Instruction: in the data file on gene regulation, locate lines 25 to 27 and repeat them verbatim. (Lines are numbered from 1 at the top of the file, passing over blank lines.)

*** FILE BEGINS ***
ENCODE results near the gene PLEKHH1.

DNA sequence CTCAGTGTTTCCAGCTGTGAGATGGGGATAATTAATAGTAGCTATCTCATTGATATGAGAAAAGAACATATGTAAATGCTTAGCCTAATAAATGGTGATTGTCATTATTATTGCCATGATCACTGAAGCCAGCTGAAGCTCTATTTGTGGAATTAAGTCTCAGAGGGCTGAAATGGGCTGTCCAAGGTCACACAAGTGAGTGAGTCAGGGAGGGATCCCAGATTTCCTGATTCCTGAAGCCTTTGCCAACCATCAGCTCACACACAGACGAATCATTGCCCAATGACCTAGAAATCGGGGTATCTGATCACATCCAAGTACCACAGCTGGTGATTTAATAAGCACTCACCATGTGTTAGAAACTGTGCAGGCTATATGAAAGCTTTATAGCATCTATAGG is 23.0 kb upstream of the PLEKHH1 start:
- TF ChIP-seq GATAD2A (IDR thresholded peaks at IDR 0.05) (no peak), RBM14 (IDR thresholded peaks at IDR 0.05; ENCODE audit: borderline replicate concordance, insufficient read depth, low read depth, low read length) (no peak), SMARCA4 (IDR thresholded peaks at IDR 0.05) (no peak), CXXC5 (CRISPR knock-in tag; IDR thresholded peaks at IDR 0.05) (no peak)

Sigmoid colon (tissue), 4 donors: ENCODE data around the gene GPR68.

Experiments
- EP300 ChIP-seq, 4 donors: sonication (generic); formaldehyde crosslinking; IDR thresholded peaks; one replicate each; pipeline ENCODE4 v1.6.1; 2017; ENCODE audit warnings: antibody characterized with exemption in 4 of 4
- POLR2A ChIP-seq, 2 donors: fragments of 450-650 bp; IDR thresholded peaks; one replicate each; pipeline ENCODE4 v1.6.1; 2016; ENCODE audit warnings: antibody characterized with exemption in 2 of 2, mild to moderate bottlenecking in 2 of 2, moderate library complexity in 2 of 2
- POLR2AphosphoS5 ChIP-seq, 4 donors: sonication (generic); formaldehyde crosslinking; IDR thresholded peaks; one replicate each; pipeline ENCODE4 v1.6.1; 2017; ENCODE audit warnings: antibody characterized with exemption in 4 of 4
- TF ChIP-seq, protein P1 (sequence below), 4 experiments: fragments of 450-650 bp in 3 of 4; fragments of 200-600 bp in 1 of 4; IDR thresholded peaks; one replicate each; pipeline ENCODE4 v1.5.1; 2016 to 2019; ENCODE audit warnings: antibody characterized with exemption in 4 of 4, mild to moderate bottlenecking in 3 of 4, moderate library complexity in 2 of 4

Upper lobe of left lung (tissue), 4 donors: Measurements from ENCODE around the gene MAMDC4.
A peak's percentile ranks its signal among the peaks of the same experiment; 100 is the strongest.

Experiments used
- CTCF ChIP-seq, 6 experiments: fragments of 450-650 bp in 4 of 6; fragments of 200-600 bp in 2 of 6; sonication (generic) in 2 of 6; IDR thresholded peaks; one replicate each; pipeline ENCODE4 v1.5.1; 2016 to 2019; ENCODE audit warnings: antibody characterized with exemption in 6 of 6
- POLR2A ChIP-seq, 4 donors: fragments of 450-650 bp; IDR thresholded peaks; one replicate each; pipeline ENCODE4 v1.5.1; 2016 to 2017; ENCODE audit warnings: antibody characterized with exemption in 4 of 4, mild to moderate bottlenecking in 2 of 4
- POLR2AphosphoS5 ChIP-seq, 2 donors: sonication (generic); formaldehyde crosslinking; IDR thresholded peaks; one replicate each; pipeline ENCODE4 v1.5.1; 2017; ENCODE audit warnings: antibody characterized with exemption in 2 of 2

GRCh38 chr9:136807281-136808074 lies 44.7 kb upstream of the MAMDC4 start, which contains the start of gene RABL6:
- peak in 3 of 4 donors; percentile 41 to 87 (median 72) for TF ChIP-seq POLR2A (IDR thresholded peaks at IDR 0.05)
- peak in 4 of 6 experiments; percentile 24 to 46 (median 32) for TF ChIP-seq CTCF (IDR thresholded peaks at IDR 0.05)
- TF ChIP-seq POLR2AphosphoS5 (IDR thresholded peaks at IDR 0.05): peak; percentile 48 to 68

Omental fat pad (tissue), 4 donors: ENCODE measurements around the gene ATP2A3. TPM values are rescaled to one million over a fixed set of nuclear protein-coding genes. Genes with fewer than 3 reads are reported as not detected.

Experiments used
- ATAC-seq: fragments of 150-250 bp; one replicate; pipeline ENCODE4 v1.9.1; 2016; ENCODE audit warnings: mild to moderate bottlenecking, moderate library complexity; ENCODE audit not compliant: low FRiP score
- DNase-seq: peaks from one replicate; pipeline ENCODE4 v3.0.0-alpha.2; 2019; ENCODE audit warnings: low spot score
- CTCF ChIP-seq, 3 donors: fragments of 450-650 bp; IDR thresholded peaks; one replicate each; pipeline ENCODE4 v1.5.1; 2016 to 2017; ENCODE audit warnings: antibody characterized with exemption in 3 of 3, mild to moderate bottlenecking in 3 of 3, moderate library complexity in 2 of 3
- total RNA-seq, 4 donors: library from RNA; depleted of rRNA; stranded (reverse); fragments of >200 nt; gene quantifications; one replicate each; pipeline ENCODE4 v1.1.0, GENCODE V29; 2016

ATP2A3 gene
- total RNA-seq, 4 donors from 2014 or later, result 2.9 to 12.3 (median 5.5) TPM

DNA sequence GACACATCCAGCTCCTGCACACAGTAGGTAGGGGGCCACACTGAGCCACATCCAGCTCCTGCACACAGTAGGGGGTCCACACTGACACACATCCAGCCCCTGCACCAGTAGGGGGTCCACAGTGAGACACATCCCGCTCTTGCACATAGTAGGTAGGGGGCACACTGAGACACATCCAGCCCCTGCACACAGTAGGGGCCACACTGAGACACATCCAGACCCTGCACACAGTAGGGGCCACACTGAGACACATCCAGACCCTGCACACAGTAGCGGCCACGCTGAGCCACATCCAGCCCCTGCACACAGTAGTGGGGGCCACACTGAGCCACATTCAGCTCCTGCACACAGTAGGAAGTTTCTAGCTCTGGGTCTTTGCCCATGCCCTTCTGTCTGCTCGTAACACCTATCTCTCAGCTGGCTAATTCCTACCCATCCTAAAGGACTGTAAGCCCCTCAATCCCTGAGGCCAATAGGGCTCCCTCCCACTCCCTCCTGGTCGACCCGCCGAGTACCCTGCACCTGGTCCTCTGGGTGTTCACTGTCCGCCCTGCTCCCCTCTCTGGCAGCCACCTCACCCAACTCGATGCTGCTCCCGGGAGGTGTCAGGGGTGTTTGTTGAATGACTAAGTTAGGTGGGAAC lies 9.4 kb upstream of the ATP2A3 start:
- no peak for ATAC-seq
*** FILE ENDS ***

- total RNA-seq, 4 donors: library from RNA; depleted of rRNA; stranded (reverse); fragments of >200 nt; gene quantifications; one replicate each; pipeline ENCODE4 v1.1.0, GENCODE V29; 2016

ATP2A3 gene
- total RNA-seq, 4 donors from 2014 or later, result 2.9 to 12.3 (median 5.5) TPM